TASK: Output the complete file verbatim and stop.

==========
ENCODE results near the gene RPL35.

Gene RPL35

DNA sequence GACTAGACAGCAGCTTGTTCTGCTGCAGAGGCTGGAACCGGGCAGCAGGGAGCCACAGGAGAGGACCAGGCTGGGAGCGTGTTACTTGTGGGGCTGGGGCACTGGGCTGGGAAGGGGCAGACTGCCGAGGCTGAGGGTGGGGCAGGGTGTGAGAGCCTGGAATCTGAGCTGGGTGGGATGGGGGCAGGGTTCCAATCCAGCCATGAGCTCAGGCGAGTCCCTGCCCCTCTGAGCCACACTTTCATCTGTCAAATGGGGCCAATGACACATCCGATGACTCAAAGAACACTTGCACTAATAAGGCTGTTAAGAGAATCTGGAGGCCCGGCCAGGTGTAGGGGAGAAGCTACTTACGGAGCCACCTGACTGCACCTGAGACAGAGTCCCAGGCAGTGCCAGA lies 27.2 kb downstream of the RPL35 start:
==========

ENCODE results near the gene RPL35.

Gene RPL35

DNA sequence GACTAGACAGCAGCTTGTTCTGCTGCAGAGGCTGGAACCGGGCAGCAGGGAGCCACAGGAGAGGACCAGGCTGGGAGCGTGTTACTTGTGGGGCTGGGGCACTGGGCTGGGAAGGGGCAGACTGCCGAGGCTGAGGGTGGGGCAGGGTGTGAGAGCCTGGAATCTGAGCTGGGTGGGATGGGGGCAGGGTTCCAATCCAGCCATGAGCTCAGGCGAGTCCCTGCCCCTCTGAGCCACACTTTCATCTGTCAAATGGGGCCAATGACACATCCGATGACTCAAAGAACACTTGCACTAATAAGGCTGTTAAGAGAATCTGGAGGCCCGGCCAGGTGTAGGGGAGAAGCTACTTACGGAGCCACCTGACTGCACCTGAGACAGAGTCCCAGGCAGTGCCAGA lies 27.2 kb downstream of the RPL35 start: